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In Norse mythology, Dvalinn is a dwarf who appears in several Old Norse tales and kennings. The name translates as "the dormant one" or "the one slumbering" (akin to the Danish and Norwegian "dvale" and Swedish "dvala", meaning "sleep", "unconscious condition" or "hibernation"). Dvalin is listed as one of the four stags of Yggdrasill in both Grímnismál from the Poetic Edda and Gylfaginning from the Prose Edda.
In the Poetic Edda poem Völuspá, Dvalin is mentioned as a name in the listing of dwarves, and again in a later stanza as a leader taking a host of dwarfs from the mountains to find a new dwelling place:
- "The rocks they left, and through wet lands
- They sought a home, in the fields of sand"
In Alvíssmál, a kenning for the sun is listed as the "deceiver of Dvalin", referring to the sun's power of turning dwarfs into stone. In skaldic poetry, "Dvalin's drink" is used as a kenning for poetry, since the mead of poetry was originally created by the dwarfs.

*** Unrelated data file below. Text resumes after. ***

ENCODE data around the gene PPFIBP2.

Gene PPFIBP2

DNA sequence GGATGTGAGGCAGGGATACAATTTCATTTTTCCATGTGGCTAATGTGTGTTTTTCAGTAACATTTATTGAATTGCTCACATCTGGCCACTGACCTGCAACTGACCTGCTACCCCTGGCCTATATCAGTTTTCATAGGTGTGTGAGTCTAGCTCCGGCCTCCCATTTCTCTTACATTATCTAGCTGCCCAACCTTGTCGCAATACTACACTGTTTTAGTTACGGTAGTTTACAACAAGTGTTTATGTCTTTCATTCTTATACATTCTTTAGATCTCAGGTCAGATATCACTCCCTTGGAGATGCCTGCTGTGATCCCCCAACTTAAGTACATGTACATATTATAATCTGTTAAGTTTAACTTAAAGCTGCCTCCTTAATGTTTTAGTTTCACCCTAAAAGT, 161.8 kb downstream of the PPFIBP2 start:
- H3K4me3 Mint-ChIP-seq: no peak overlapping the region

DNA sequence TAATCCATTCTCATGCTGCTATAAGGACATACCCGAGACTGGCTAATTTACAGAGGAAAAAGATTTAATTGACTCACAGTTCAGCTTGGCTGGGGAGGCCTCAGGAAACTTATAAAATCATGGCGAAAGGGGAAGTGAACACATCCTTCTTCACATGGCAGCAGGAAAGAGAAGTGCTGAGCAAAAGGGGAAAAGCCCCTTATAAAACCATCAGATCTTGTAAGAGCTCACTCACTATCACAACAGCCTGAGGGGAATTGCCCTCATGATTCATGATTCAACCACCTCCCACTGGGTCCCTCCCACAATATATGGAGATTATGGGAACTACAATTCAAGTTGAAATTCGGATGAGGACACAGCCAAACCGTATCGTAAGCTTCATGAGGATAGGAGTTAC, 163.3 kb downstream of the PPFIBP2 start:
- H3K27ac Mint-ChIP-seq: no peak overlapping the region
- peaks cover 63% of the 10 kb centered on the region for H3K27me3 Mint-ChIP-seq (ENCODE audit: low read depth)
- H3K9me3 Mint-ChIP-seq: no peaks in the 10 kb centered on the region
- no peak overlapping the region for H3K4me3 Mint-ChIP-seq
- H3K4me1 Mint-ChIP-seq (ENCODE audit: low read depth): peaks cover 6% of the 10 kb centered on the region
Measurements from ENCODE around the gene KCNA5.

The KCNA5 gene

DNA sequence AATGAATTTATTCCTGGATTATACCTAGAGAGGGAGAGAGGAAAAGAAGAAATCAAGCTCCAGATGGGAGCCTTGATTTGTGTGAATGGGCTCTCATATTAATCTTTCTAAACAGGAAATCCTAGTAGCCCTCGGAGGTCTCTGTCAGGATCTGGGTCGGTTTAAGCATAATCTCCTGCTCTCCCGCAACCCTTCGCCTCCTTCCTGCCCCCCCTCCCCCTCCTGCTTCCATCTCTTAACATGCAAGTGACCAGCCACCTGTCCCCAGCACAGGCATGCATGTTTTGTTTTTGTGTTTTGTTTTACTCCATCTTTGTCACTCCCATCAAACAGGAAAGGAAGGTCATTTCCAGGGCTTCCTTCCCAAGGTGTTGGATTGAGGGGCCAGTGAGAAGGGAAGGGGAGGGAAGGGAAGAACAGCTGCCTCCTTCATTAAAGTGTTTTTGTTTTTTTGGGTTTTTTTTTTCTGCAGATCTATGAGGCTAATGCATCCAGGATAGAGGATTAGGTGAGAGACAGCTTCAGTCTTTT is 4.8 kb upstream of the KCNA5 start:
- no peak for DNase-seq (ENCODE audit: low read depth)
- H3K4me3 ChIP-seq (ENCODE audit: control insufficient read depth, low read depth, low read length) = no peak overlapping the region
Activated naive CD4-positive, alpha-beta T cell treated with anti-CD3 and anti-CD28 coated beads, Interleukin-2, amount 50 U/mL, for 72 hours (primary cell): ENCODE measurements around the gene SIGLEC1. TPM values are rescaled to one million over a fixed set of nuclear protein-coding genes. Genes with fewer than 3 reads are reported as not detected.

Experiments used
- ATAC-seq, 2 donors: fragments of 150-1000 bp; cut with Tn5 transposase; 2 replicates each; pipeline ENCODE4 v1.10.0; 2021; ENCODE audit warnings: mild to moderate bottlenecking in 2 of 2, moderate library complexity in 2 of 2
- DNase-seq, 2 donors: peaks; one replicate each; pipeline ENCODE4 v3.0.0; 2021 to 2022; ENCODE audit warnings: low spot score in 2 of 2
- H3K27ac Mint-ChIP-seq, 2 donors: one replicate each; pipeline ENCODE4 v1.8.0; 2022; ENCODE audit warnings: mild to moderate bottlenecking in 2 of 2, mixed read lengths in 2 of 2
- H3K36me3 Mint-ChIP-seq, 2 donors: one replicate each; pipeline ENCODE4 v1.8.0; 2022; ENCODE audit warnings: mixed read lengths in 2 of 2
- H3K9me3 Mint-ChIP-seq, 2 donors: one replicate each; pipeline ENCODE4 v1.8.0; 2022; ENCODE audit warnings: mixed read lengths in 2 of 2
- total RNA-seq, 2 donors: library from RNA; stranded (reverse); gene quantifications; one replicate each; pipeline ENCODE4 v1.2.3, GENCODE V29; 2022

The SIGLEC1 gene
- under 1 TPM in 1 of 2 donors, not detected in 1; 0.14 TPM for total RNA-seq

In Fáfnismál, during a discussion between Sigurd and Fafnir concerning the minor Norns (apart from the three great Norns), those who govern the lives and destinies of dwarfs are also known as "Dvalin's daughters".
In the Sörla þáttr, an Icelandic short story written by two Christian priests in the 15th century, Dvalin is the name of one of the four dwarves (including Alfrigg, Berling and Grer) who fashioned a necklace which was later acquired by a woman called Freyja, who is King Odin's concubine, after she agreed to spend a night with each of them.
J. R. R. Tolkien took the name as Dwalin for one of the dwarves in The Hobbit. Rich Burlew has Dvalin as the first king of the Dwarves, an ascended demigod of the Northern Pantheon in The Order of the Stick. In Joanne Harris' The Gospel of Loki, Dvalin is the name of one of the Sons of Ivaldi.
- The Sagas of Icelanders: A Selection (London: Penguin, 2001)